by Scott Dalessandro
At the risk of stating the obvious,
IFLA is the International Federation of Library Associations and Institutions. For those who speak information, think of it like a ‘meta-ALA.’ This particular event ‘collocated’ metropolitan library leaders from all over the
I can’t state how relieved I was to have worn that jacket when I got to the Narver Reading Room on the tenth floor of the shiny downtown SPL branch. There, a number of finely dressed folks were recovering from jet lag and enjoying drinks and the city skyline. The jacket also came in handy later when I found myself sitting with these same folks, eating a tasty dinner of stuffed skirt steak, spanakopita, and Israeli couscous near the
That first evening welcomed conference delegates from around the world with style and hospitality that continued throughout the week. After mingling with conference attendees and a number of familiar faculty and student faces from the iSchool, a venerable cadre of Seattle and IFLA leaders greeted the crowd. Drinks in hand, we made our way to the ground floor auditorium where library rock star Stephen Abram delivered a thought-provoking keynote address. In self-acknowledged Late Show style, he gave a Top Ten presentation about the coming changes libraries will be (and are now) facing. Topics included MySpace, XML, and how libraries need to keep up with the rest of the world (and Google) to stay relevant. I hope that his presentation will eventually be posted on his blog, Stephen's Lighthouse.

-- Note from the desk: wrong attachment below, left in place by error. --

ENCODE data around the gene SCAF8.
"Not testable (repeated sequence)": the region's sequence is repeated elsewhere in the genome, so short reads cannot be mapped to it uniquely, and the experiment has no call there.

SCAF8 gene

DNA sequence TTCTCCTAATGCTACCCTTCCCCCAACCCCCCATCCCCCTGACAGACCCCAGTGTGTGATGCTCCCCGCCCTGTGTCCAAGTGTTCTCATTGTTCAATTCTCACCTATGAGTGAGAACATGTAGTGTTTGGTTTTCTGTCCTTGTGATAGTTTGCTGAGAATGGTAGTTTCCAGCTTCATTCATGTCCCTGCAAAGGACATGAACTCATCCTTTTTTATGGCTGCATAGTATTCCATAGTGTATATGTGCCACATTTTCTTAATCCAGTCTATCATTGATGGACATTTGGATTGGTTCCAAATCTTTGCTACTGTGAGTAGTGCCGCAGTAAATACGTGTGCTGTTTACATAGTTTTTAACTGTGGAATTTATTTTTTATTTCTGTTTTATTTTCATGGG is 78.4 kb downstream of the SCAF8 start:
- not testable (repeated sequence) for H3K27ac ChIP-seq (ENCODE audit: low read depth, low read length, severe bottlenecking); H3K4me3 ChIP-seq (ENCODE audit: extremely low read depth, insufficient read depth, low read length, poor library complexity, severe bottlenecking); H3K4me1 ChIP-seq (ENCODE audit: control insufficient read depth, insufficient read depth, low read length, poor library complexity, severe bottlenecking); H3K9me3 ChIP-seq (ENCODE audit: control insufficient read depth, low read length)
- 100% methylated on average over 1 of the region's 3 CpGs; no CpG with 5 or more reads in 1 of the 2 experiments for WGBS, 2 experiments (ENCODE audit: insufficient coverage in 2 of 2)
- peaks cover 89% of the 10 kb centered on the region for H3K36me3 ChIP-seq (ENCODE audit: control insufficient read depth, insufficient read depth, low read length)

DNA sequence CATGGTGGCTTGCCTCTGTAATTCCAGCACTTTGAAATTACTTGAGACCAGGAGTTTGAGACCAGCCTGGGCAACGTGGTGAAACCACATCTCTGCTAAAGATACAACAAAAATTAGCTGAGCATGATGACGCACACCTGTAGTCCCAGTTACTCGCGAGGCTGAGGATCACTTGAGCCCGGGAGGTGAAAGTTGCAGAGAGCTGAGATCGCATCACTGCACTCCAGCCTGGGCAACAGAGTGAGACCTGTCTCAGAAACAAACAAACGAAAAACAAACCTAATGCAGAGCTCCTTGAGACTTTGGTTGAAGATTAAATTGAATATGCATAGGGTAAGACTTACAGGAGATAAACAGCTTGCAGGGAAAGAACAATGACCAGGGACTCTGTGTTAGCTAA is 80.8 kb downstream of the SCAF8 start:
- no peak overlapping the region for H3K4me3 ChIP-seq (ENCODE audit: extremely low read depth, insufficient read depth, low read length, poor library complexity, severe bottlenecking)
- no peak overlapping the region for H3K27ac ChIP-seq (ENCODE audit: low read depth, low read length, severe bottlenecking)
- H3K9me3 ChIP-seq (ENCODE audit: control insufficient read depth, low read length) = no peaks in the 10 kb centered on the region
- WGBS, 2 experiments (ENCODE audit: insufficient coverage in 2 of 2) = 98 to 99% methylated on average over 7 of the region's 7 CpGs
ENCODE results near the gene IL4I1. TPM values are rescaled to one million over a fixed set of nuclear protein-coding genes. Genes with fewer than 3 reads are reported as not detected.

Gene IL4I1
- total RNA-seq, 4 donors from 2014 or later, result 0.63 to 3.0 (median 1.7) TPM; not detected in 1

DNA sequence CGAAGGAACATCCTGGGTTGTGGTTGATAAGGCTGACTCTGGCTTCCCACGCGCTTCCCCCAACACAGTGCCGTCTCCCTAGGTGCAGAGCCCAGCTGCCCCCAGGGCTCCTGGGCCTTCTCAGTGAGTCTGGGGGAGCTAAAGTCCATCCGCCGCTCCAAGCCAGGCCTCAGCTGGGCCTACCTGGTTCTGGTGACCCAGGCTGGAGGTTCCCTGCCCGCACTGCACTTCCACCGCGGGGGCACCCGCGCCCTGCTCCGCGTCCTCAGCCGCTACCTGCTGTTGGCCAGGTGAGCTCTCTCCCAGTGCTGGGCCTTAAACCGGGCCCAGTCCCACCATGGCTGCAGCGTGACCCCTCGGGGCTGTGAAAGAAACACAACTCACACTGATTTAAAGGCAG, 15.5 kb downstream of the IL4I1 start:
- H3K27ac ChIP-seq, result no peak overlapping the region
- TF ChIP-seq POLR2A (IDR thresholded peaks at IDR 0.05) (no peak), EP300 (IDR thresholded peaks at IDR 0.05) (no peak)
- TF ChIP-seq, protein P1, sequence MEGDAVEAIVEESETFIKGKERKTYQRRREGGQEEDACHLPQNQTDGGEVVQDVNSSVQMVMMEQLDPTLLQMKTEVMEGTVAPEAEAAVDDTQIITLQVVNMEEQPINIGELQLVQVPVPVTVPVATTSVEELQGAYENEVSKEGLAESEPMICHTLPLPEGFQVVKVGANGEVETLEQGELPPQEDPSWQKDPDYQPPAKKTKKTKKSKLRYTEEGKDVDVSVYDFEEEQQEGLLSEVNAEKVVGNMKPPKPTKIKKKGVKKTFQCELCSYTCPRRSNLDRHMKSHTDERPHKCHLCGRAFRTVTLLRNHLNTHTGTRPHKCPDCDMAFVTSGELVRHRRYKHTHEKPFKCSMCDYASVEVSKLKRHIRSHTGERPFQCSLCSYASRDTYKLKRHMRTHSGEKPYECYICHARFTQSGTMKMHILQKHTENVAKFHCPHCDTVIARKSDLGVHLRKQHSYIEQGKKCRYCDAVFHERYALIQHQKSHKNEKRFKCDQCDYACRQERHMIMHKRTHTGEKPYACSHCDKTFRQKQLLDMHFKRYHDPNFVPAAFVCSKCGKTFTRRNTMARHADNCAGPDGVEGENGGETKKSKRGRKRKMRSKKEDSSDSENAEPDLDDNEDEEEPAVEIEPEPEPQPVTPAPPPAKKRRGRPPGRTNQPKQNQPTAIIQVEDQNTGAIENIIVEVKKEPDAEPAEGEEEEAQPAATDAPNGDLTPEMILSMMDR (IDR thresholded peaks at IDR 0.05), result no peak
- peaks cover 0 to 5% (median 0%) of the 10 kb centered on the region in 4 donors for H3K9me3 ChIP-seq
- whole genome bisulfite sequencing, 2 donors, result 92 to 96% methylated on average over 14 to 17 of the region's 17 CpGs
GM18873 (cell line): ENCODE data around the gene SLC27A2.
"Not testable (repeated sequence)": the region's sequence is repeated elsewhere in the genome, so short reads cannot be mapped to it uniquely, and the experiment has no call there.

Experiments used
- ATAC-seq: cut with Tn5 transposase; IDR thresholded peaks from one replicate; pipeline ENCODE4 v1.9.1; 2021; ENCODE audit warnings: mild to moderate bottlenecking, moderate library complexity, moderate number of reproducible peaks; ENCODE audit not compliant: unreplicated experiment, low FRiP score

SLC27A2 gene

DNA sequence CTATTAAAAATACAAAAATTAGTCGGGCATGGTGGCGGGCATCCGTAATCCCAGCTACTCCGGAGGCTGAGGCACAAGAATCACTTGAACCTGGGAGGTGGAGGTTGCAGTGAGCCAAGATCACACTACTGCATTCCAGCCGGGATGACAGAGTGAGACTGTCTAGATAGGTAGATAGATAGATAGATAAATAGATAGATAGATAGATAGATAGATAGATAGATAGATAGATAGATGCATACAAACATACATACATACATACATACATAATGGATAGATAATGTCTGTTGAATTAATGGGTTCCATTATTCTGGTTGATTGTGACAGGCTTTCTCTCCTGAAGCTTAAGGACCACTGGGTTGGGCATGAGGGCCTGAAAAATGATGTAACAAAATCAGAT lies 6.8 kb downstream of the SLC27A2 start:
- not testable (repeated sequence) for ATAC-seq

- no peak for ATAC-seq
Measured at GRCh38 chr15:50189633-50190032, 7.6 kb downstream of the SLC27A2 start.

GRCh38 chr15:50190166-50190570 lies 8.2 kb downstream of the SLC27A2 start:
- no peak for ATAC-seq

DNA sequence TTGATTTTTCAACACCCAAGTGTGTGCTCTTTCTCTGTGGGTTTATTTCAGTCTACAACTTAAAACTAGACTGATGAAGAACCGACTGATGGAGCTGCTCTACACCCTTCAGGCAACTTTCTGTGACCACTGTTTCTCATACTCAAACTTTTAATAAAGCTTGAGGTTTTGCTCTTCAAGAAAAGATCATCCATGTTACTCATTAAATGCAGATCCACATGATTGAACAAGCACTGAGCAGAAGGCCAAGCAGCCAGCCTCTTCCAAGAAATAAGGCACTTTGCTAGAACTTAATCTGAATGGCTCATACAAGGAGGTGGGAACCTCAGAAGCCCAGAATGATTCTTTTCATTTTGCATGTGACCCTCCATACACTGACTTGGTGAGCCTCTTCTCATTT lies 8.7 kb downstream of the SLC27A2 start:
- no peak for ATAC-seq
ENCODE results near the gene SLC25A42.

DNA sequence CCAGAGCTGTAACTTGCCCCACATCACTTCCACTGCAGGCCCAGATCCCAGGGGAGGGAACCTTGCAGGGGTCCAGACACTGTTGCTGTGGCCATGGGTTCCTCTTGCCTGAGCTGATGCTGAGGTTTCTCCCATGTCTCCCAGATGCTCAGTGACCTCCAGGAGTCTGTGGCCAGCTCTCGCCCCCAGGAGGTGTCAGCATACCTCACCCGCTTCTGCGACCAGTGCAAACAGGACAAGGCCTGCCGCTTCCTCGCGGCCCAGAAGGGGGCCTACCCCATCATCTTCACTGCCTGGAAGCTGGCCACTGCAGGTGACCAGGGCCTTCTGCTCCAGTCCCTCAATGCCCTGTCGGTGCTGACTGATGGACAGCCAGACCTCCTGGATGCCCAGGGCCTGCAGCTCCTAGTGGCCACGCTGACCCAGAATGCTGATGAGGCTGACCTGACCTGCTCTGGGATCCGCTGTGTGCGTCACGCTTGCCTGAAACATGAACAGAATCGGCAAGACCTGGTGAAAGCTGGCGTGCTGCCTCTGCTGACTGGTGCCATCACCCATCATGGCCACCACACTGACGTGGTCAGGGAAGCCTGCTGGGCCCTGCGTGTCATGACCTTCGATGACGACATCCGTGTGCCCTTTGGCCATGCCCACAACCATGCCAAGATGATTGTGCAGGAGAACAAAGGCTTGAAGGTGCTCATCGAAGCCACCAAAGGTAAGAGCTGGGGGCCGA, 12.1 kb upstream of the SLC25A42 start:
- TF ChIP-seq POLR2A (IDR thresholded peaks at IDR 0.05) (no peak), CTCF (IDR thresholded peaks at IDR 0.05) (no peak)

Much of the six-day conference was taken up by a variety of presentations, each of which touched on one of the three themes. Several iSchool students had the gracious opportunity to participate by introducing a presenter and facilitating the question and answer session that followed. For my part, I introduced Antonia Arahova’s presentation titled ‘E-Reference and E-Learning.’ Ms. Arahova works in the National Library of Greece and is also the Head of Libraries and Archives of The President of The Greek Delegation in the European Union. Ms. Arahova’s presentation discussed the development of library programs and services for countries in the European Union, specifically about electronic collaboration between countries and their libraries. He argues that as borders shrink and more information is shared, librarians need cross-cultural and language knowledge in order to provide information services to patrons. To get an idea of the other presentations, check out the conference schedule.
The conference wasn’t all work, though. A full week of sunshine was perfect for the visitors, who took tours of